Hess and her team began securing investors through their current networks in places like Houston. Then, a few months into the pandemic, they partnered with a health system to borrow the Hampr technology for PrestoHealth, a platform that delivers prescriptions. By harnessing the technology for another use, it became a way to earn more income for Hampr and they were able to launch into more new markets very quickly.

“The model itself is pretty solid and is deceptively simple,” Hess says. “Our COO in Houston grew the area without any capital investment. That’s how we were able to grow and survive the pandemic. And then once kids started back at school in August, things got crazy again and the laundry side started to pick up.”

The platform, which starts at $39 a year, is available Houston, Tomball, Conroe, The Woodlands, Kingwood as well as San Antonio, Austin, Dallas/Fort Worth, New Orleans, Baton Rouge, Lafayette, Jackson, Miss., Mobile, Alab., Jacksonville, Fla., Greenville/Spartanburg, South Carolina, Phoenix, Ariz., and Denver, Colo.

This week, the company rolled out a new service called Hampr Lite, where customers can pay a little more per load but can use it as an entry point into the platform without a full-year commitment. The service is available in some of its markets, including Houston.

“It’s kind of amazing because once you realize how much mental gymnastics that laundry takes from your weekend. You start to see what you can accomplish when you’re not worried about moving clothes from the washer to the dryer,” she says. “Then you realize there’s so much more room in your life for activities.”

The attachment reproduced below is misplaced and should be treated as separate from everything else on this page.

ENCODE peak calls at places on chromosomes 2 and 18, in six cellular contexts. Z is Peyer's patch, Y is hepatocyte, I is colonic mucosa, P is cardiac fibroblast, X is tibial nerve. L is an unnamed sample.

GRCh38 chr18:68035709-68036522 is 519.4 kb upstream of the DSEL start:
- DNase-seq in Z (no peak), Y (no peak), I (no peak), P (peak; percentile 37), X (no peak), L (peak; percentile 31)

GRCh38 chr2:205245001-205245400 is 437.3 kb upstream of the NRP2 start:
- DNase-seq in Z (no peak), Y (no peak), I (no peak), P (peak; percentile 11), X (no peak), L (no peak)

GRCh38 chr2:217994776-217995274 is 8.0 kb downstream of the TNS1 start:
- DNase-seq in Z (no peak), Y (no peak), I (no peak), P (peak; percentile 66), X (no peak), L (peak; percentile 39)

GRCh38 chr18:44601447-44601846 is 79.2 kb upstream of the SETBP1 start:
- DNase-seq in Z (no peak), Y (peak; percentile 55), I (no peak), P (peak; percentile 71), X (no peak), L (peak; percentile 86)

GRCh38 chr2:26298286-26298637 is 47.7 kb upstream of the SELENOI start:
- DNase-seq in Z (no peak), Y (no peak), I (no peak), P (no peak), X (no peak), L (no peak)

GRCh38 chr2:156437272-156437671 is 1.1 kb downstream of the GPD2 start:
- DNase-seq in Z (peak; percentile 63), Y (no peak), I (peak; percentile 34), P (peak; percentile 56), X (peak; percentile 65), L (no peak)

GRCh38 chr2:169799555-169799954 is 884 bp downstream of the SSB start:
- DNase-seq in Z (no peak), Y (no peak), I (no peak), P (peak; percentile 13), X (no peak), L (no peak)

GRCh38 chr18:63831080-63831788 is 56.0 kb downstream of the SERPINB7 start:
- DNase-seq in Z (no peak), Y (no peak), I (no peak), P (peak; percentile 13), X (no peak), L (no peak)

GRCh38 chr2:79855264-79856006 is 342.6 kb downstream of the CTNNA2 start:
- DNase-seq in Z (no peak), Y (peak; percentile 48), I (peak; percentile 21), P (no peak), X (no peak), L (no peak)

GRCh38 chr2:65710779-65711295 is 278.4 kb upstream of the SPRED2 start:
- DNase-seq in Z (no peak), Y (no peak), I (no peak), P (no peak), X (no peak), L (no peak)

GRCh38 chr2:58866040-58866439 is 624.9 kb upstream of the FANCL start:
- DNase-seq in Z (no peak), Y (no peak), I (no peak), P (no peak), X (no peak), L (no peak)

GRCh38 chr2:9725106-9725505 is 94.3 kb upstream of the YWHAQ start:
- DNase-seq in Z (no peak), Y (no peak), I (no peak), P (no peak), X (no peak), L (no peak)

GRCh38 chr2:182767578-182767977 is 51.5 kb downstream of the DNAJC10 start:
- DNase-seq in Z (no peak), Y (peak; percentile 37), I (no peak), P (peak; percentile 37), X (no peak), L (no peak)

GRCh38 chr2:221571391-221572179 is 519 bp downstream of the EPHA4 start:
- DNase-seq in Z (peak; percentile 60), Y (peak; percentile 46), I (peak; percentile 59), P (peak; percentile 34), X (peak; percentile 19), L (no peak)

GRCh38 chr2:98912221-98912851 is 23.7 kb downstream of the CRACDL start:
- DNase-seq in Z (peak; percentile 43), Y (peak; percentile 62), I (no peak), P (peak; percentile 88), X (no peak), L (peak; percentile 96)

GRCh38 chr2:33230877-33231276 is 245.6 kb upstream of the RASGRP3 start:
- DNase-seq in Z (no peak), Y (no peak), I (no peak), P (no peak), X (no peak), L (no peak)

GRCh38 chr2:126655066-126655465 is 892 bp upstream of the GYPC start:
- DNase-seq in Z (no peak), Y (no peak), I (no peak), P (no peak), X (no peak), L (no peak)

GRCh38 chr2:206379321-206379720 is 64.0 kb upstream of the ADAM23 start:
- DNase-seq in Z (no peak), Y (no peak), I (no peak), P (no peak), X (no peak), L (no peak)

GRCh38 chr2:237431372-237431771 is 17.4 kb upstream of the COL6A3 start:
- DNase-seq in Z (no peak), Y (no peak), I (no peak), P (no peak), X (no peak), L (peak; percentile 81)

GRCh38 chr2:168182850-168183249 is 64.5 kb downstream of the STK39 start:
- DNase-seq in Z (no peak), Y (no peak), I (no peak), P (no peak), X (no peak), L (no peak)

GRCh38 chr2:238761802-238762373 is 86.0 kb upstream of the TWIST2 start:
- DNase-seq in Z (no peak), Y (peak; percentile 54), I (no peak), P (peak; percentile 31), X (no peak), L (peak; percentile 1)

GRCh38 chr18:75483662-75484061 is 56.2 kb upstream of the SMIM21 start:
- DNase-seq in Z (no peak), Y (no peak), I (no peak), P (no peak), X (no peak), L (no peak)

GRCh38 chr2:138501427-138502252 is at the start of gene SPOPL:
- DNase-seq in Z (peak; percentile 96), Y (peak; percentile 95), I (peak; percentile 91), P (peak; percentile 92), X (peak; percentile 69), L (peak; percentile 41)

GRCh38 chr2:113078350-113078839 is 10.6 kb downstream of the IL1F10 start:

Hampr gives stay-at-home parents or retirees an income option. Photo courtesy of Hampr

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Building Houston

 
 

This week's roundup of Houston innovators includes Zimri Hinshaw of BUCHA BIO, Kelly Klein of Easter Seals of Greater Houston, ad John Mooz of Hines. Photos courtesy

Editor's note: In this week's roundup of Houston innovators to know, I'm introducing you to three local innovators across industries — from esports to biomaterials — recently making headlines in Houston innovation.

Zimri Hinshaw, CEO of BUCHA BIO

Zimri T. Hinshaw, CEO of BUCHA BIO, joins the Houston Innovators Podcast to discuss how he's planning to scale his biomaterials startup to reduce plastic waste. Photo courtesy of BUCHA BIO

After raising a seed round of funding, BUCHA BIO is gearing up to move into its new facility. The biomaterials company was founded in New York City in 2020, but CEO Zimri T. Hinshaw shares how he started looking for a new headquarters for the company — one that was more affordable, had a solid talent pool, and offered a better quality of life for employees. He narrowed it down from over 20 cities to two — San Diego and Houston — before ultimately deciding on the Bayou City.